As urbanization expands city planners and policymakers need to consider how ecological resources can be strategically developed and managed sustainability to meet the needs of urban populations. The ecosystem services (ES) approach provides a useful framework for assessing the status quo, setting goals, identifying benchmarks and prioritizing approaches to improving ecological functioning for urban sustainability and resilience. However, new tools are required for comprehensively evaluating urban ES for ecosystem management and to understand how local and regional trends and plans may affect ES provisioning. We develop an ES assessment methodology that can be used to assess multiple ES of urban green space and integrate them with social conditions in urban neighborhoods. Our

approach considers social–ecological conditions and their spatial patterns across the urban landscape. Our analysis focuses on vacant land in New York City. Results suggest that a combined social–ecological approach to ES assessment yields new tools for monitoring and stacking ES. We find that clusters of vacant lots in areas with overlapping low ecological value (e.g. low concentration of green space) and high social need for ES (e.g. high population density) are primarily concentrated in three areas of the city – East Harlem, South Bronx and Central Brooklyn.

Urban vacancy and land use legacies: a frontier for urban ecological research, design, and planning Around the world, many urban districts and some entire cities are dominated by vacant and abandoned property. Former uses of these properties range from heavy industry to residential neighborhoods, and each bears many potential legacies of past uses, including: introduction of contaminants that may threaten the health of humans and other species, engineering of land and infrastructure that may undermine hydrological ecosystem services, and introduction of species including invasive. While the ecological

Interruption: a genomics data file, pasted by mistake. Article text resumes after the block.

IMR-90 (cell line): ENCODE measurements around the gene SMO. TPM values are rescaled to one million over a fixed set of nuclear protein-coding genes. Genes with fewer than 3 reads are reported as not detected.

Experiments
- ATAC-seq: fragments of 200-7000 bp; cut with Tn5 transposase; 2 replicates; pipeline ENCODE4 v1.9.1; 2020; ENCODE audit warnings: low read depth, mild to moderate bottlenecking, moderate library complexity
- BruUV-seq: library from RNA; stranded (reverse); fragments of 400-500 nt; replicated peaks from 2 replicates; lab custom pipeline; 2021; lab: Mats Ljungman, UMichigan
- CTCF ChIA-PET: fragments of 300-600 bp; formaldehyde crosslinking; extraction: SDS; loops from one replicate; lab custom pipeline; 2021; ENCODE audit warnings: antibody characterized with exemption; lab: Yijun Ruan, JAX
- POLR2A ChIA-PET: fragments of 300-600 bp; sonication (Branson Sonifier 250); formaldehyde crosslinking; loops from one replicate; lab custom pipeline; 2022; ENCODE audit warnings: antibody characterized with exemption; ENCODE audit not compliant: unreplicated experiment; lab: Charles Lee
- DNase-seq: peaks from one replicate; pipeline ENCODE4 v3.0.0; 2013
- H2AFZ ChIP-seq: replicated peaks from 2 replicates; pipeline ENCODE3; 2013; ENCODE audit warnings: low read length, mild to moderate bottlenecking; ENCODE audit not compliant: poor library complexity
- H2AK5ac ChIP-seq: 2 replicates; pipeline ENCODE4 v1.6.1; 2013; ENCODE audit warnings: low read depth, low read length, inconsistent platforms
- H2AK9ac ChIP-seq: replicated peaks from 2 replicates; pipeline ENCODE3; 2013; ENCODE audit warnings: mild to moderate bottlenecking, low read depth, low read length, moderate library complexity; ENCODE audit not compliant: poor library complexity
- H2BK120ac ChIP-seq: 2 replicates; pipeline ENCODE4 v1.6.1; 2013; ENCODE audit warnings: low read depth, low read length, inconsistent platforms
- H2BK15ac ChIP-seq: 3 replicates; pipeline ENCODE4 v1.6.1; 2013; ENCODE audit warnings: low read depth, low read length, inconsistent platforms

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functions that characterize vacant urban lands have been only partially investigated, the legacies associated with their past uses are known to affect ecosystem services. In addition, changed industries, weakened economies, arcane financial systems, population migration, and aging resident populations have left many people living in the midst of this vacancy, with clear implications for human health and safety. Since market demand is weak in highly vacant districts, social capital may be particularly important to protecting quality of life and ecosystem services. New design and planning approaches should be informed by urban ecological knowledge that is synthesized with social and cultural under-standing of residents’ perceptions and values. Interest in urban agriculture, green infrastructure, and open space planning for vacant urban lands is burgeoning. However, without adequate knowledge of highly vacant districts as socioecological systems, design and planning may have unintended consequences for human health, water quality, adaptation to climate change, and a panoply of other ecosystem services. Research questions and design and planning applications require a transdisciplinary approach to address highly vacant urban districts with legitimacy and relevance.